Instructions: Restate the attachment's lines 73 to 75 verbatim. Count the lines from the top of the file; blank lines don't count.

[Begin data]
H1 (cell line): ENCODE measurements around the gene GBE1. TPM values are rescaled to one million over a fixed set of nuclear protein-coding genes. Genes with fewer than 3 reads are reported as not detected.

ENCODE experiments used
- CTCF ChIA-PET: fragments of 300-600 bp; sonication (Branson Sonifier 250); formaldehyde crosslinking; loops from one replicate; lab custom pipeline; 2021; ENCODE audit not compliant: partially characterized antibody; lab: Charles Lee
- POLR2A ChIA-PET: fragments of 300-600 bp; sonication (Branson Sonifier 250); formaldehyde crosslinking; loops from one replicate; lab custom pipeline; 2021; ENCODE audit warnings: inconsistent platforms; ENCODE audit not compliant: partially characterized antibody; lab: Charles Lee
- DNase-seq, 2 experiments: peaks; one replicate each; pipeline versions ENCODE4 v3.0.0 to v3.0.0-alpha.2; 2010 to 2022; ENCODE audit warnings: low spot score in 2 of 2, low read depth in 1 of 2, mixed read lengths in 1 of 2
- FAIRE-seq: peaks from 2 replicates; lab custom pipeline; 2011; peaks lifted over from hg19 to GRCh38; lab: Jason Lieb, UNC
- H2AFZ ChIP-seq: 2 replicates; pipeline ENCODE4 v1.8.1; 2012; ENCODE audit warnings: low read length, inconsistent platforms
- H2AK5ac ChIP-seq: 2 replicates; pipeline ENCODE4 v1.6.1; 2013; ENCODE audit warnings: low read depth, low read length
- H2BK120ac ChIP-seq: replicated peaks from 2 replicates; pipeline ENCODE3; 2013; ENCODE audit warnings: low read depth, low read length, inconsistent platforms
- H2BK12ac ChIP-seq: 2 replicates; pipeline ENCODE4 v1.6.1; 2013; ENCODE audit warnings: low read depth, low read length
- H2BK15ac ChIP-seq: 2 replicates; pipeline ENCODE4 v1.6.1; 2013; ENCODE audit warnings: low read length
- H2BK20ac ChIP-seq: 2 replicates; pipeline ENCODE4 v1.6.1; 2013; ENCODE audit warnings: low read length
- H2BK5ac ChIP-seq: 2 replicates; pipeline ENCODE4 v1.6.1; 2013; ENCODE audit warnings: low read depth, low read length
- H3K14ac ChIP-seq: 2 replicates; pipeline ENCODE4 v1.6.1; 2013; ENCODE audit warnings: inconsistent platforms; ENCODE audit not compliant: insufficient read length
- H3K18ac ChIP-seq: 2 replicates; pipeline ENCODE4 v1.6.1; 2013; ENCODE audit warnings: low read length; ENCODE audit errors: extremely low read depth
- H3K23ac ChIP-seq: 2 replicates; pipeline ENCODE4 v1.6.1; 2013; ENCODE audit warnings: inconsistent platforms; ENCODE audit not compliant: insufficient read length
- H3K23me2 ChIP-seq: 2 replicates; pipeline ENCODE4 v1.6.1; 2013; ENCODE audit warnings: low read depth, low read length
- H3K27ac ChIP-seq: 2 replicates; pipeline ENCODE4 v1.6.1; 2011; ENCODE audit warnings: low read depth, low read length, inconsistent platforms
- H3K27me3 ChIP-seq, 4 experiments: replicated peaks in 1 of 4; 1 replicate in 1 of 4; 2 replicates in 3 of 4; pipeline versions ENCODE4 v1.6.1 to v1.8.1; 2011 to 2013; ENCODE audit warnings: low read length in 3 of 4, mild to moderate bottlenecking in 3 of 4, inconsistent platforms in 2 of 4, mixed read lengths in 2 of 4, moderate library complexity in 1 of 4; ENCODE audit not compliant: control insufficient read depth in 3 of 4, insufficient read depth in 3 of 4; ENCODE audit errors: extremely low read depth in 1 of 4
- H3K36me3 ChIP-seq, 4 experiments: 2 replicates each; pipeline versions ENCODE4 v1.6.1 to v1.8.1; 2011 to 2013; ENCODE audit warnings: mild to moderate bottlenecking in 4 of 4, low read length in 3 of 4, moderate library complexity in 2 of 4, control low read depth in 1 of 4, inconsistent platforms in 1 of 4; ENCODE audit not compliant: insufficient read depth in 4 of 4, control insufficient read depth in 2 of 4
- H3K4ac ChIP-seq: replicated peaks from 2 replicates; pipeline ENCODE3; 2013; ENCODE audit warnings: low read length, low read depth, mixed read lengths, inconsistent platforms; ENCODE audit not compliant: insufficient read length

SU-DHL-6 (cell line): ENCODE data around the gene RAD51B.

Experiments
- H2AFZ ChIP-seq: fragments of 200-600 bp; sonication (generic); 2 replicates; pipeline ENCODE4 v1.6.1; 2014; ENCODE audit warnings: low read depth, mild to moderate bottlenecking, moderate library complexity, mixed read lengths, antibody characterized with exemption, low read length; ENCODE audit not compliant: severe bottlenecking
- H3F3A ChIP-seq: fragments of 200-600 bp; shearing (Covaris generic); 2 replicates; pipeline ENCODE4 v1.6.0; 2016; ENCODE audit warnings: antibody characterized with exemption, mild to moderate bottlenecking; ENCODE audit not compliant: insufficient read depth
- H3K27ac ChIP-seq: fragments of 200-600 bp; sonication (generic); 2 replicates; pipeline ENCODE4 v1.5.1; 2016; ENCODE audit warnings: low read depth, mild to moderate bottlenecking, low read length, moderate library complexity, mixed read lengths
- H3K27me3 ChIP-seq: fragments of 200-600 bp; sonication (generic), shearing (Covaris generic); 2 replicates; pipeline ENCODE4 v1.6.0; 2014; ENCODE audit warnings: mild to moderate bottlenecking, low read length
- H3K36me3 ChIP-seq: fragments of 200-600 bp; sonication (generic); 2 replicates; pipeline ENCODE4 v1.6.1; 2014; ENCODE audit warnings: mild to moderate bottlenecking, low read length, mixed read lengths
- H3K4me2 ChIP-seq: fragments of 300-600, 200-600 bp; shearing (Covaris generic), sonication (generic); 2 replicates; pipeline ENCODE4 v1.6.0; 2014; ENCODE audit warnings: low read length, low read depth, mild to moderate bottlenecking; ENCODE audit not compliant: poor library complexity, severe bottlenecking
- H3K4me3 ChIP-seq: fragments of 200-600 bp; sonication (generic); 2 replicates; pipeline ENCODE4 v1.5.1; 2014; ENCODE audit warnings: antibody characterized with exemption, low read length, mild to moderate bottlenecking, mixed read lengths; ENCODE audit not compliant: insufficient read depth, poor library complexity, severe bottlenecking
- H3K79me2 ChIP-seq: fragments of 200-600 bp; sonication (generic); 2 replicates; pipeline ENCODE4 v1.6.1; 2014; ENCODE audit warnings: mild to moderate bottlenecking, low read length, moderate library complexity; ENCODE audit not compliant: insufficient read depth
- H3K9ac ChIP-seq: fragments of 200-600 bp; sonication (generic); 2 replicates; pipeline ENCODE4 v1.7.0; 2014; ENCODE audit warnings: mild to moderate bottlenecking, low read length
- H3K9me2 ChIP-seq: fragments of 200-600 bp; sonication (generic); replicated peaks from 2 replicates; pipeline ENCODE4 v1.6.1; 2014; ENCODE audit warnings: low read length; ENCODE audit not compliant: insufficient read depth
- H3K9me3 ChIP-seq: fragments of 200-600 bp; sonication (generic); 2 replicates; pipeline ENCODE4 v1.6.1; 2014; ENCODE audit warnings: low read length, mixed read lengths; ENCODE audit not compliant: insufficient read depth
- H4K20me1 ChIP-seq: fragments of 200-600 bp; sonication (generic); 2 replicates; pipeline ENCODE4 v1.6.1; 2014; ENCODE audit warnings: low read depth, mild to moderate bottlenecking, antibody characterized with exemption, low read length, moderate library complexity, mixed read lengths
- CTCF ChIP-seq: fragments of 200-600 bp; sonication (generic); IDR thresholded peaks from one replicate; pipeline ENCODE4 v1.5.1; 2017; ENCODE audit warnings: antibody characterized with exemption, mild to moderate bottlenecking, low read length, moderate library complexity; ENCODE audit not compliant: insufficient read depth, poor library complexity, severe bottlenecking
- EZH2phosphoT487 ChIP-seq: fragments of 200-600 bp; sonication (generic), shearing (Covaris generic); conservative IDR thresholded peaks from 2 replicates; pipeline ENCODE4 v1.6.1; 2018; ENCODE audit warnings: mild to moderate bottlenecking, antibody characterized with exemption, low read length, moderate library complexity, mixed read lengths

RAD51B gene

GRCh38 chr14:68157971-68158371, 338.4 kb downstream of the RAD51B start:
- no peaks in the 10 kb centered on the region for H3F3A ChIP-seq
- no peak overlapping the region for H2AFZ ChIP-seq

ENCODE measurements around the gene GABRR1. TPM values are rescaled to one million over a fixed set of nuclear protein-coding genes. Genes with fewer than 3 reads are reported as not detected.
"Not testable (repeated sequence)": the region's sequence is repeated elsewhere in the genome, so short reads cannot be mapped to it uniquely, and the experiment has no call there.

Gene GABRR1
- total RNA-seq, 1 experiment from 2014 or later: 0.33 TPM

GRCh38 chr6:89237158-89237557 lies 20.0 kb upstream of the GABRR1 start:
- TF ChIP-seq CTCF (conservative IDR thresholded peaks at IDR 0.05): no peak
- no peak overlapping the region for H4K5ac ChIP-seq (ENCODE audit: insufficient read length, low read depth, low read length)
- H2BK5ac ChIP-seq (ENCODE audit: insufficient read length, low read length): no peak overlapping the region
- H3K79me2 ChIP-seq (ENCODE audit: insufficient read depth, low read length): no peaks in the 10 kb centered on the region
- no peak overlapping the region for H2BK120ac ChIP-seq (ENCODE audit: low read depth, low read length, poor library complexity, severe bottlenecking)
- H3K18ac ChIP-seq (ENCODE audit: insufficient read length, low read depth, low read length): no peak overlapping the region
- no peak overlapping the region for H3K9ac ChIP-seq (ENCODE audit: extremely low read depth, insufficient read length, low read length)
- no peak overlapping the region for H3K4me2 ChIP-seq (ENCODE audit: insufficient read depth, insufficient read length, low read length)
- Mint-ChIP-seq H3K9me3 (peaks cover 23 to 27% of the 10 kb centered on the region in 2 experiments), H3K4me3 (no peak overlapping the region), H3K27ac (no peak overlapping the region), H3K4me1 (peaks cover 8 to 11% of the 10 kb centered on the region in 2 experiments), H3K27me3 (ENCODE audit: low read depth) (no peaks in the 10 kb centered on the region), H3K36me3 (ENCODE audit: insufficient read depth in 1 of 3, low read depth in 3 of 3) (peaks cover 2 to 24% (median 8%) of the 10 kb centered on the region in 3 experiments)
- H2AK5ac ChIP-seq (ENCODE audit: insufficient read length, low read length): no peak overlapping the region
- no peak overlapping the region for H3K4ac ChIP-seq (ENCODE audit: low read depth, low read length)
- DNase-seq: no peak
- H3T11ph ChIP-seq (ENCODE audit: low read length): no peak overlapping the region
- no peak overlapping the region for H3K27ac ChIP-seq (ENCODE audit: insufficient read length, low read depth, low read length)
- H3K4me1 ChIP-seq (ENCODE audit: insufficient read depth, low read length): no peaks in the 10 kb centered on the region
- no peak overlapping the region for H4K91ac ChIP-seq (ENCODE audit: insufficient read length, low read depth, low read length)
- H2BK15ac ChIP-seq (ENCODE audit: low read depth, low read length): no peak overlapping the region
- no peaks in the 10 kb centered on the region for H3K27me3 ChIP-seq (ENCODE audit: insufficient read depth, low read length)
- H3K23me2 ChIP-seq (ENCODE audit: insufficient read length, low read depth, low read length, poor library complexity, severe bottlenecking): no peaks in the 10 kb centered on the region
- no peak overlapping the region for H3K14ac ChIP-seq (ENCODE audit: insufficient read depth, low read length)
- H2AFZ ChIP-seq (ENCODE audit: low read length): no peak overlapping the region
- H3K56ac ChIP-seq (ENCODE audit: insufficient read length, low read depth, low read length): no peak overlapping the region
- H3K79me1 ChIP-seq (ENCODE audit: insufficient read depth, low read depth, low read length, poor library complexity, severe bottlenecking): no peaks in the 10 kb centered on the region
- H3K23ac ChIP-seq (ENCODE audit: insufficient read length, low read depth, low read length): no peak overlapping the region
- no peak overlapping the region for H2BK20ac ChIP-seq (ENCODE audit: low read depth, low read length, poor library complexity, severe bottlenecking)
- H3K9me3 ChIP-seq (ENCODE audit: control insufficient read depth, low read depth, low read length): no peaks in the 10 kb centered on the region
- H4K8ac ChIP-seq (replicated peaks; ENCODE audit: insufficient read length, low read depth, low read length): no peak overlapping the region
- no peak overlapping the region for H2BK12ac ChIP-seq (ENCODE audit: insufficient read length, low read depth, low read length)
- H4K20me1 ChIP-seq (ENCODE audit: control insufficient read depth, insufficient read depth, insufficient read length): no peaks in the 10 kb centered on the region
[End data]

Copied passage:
- H4K8ac ChIP-seq (replicated peaks; ENCODE audit: insufficient read length, low read depth, low read length): no peak overlapping the region
- no peak overlapping the region for H2BK12ac ChIP-seq (ENCODE audit: insufficient read length, low read depth, low read length)
- H4K20me1 ChIP-seq (ENCODE audit: control insufficient read depth, insufficient read depth, insufficient read length): no peaks in the 10 kb centered on the region